Direction Finding Antenna Systems

Direction Finding Antenna Systems

Radio direction finding systems are among the most established technical applications of antenna systems. By moving the signal processing from the analogue to the digital domain in the last decades, the requirements for the signal processor were drastically reduced in size and weight. With these new opportunities, novel applications arise for cooperative radio direction finding. These range from indoor localization scenarios using WiFi, over cellular communication systems, to small aircrafts like unmanned aerial vehicles (UAVs), for which established systems for passenger aircraft are too large and expensive. At the Institute of Microwave and Wireless Systems, these novel scenarios are addressed by using Multi-Mode-Multi-Port Antennas (M³PA).

  • Direction Finding Using Antenna Arrays

    Antenna Arrays are groups of (in this case usually identical) antennas, whose outputs are combined in the analogue or digital domain. In radio direction finding, it is assumed that a plane wave is incident on the array under a certain angle of arrival (AoA) f. As illustrated below, the wave will arrive slightly earlier at some antennas of the array and slightly later at others. This time difference depends on the angle of arrival and can be measured as a phase difference β between the ports of the antennas. The AoA can then be calculated from the measured results by the formula given below.

    By using more sophisticated algorithms like MUSIC [1], multiple plane waves incident on the array from different angles of arrival can be tracked simultaneously. Also, by using e.g. circular arrays, ambiguities existing in the example above can be resolved. Moreover, the angle of arrival can be extended to the direction of arrival (DoA), which also provides the elevation angle of the incident plane wave.

    Direction finding using antenna arrays is a well-established method employed in many modern systems. However, this approach imposes specific geometry and size requirements on the antenna system, in particular with respect to the distance of the array elements d.

  • Direction Finding Using Multi-Mode-Multi-Port Antennas

    With a Multi-Mode-Multi-Port-Antenna (M³PA), the array consisting of multiple separate antennas is replaced by a single conducting structure, which can support several independent antenna ports. The application of this antenna concept allows for more flexible direction finding antenna systems. In principle, this approach allows arbitrary antenna structures. However, similar to communication applications, the utilization of symmetric structures allows orthogonal ports, which can significantly improve the performance [2]. As illustrated below, the idea is as follows [3]: The information on the direction of arrival is contained in the plane wave incident on the (say cubic) antenna structure. Once it reaches the antenna structure, the information is now in the current I induced by the wave on the surface of the structure. The theory of characteristic modes provides a way to decompose this current into modal currents In, each with a specific modal weight bn. Therefore, the information on the direction of arrival is now contained in the modal weights. If a set of ports is defined in such a way that these modal weights can be determined, the DoA can be determined in turn.

    Also, if the modal weights are known, these can be used to obtain an estimate of the original incident field [4]. Since the technical complexity of any receiving system is finite, the maximum number of ports and therefore also the maximum number of characteristic modes to be utilized for the direction finding is limited. Determining the set of modes which is best suited for a specific application is therefore a vital step in the design of a direction finding M3PA [5].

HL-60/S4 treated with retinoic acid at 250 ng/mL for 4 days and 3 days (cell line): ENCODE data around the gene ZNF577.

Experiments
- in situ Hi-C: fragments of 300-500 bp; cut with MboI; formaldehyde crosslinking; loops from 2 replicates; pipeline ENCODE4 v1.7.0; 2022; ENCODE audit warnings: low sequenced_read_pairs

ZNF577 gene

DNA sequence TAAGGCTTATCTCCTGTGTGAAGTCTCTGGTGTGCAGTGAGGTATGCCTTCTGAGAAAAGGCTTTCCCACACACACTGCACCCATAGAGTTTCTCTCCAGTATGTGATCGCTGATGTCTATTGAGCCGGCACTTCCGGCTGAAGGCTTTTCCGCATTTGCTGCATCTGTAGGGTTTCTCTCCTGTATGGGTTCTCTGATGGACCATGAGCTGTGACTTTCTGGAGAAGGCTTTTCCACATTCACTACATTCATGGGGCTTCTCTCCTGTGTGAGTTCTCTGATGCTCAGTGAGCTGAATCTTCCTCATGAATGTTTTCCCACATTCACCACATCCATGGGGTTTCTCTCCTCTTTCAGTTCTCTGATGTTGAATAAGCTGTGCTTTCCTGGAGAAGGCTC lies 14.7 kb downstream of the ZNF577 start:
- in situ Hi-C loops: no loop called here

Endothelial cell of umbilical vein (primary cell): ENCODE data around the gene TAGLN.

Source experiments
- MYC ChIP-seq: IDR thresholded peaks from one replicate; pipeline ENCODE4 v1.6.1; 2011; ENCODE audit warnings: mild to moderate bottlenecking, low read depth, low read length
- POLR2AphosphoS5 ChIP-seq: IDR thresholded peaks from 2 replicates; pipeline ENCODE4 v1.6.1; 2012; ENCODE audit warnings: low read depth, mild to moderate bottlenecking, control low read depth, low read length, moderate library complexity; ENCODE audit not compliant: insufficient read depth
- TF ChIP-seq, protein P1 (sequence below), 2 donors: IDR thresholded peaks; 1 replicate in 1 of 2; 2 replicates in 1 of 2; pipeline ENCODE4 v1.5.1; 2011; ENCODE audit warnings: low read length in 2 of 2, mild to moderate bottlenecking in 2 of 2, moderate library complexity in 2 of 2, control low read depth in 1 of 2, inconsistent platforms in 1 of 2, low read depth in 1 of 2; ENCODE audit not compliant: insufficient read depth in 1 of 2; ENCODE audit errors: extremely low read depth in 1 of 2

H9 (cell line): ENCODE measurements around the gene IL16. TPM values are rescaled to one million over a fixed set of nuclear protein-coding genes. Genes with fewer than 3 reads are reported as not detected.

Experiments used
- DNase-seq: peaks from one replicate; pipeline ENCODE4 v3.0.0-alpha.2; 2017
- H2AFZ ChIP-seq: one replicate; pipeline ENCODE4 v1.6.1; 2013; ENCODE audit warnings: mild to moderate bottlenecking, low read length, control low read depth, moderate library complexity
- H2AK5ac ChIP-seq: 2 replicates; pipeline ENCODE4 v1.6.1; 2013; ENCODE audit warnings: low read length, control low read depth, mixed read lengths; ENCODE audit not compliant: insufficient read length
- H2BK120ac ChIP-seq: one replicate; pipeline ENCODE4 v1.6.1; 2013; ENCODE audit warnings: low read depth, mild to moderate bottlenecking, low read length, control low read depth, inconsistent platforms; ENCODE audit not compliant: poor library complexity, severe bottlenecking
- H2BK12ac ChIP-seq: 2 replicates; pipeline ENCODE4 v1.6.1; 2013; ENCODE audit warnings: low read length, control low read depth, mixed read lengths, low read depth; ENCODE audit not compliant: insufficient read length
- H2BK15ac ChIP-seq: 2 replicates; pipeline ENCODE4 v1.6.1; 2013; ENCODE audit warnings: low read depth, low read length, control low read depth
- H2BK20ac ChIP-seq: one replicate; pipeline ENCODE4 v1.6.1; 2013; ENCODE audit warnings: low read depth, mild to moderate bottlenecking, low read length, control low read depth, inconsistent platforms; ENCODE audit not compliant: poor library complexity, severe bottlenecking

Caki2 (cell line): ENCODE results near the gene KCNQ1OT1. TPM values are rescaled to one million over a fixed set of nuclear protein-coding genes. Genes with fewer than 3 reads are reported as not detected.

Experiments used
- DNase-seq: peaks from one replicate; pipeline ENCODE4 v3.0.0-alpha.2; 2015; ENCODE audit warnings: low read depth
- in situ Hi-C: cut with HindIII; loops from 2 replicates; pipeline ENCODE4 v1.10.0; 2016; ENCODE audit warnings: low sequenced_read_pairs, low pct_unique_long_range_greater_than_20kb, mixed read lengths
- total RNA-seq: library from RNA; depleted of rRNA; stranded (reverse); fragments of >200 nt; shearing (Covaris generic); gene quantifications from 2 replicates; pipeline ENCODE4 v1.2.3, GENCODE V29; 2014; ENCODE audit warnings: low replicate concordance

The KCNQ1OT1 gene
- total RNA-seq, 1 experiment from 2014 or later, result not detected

• Project Master360

    The cooperative project Master360 aims at developing a system that allows the safe integration of autonomous/ unmanned aerial vehicles (UAV) into the airspace. In particular, detecting other aircraft is important so a safe distance can be maintained. As one component of this system, a cooperative communication unit is developed that also supports the determination of the direction of arrival of a signal send by another aircraft. The required antenna system is developed by the Institute of Microwave and Wireless Systems in close coordination with the project partners from industry and academia.

    The subproject MAFuKo is funded by the Federal Ministry for Economic Affairs and Climate Protection under grant 20D1905C within the Luftfahrtforschungsprogramm (LuFo).

  • References

    [1] R. Schmidt, “Multiple emitter location and signal parameter estimation,” IEEE Transactions on Antennas and Propagation, vol. 34, no. 3, Art. no. 3, Mar. 1986, doi: 10.1109/TAP.1986.1143830.

    [2] N. Peitzmeier, T. Hahn and D. Manteuffel, "Systematic Design of Multimode Antennas for MIMO Applications by Leveraging Symmetry," in IEEE Transactions on Antennas and Propagation, doi: 10.1109/TAP.2021.3098610.

    [3] L. Grundmann, N. Peitzmeier, and D. Manteuffel, “Investigation of Direction of Arrival Estimation Using Characteristic Modes,” in 2021 15th European Conference on Antennas and Propagation (EuCAP), Mar. 2021, pp. 1–5. doi: 10.23919/EuCAP51087.2021.9410924.

    [4] L. Grundmann and D. Manteuffel, “Using Characteristic Modes for Determining the Incident Field in a Scattering Problem,” in 2021 IEEE International Symposium on Antennas and Propagation and USNC-URSI Radio Science Meeting, Singapore, Dec. 2021, pp. 855–856.

    [5] L. Grundmann and D. Manteuffel, “Selecting Characteristic Modes in Multi-Mode Direction Finding Antenna Design by Using Reconstructed Incident Fields,” in 2022 16th European Conference on Antennas and Propagation (EuCAP), Mar. 2022, pp. 1-5.

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